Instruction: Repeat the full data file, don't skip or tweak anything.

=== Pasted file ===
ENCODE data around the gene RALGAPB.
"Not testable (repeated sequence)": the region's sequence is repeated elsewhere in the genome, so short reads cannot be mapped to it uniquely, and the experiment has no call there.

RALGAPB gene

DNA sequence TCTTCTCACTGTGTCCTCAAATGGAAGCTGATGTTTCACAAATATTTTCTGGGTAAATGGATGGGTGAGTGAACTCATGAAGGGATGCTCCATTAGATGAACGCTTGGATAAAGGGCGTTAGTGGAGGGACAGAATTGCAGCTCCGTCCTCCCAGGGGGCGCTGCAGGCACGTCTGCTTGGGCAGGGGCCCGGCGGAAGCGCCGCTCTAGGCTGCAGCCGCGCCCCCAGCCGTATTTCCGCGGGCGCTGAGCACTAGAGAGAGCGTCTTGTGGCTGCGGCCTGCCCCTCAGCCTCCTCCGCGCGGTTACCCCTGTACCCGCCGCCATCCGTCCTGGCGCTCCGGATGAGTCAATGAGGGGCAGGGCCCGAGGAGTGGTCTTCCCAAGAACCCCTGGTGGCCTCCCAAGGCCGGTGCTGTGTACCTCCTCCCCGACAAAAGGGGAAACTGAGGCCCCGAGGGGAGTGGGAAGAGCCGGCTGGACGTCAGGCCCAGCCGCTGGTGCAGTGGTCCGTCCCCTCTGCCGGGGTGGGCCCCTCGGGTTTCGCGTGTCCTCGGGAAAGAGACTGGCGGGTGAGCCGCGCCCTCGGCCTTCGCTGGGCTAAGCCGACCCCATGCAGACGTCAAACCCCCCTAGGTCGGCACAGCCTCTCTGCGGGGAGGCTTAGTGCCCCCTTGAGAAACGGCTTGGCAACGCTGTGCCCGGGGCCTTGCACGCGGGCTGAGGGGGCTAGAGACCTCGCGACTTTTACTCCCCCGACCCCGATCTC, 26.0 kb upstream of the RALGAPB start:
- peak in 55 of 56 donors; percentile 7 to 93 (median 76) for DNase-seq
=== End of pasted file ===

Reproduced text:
ENCODE data around the gene RALGAPB.
"Not testable (repeated sequence)": the region's sequence is repeated elsewhere in the genome, so short reads cannot be mapped to it uniquely, and the experiment has no call there.

RALGAPB gene

DNA sequence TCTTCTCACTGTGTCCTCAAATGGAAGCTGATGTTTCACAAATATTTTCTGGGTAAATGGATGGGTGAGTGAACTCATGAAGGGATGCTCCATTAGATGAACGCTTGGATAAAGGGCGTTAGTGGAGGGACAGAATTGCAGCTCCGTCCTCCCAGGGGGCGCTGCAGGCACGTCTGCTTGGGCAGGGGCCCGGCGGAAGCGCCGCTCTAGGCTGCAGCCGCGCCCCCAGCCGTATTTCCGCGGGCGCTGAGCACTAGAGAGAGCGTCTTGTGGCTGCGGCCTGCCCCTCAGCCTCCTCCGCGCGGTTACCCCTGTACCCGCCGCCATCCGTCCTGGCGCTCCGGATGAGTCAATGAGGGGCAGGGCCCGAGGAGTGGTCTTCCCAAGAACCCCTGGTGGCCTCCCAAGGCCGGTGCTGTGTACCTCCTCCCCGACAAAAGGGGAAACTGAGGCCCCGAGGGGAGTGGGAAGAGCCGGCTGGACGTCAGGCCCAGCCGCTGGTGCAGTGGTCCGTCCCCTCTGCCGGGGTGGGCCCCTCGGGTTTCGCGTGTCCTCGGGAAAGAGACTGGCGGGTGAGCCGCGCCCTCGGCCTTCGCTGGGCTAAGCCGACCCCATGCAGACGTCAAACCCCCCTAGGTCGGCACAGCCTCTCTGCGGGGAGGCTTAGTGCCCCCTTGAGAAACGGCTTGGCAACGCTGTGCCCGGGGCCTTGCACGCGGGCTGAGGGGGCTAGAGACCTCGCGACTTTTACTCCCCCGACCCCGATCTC, 26.0 kb upstream of the RALGAPB start:
- peak in 55 of 56 donors; percentile 7 to 93 (median 76) for DNase-seq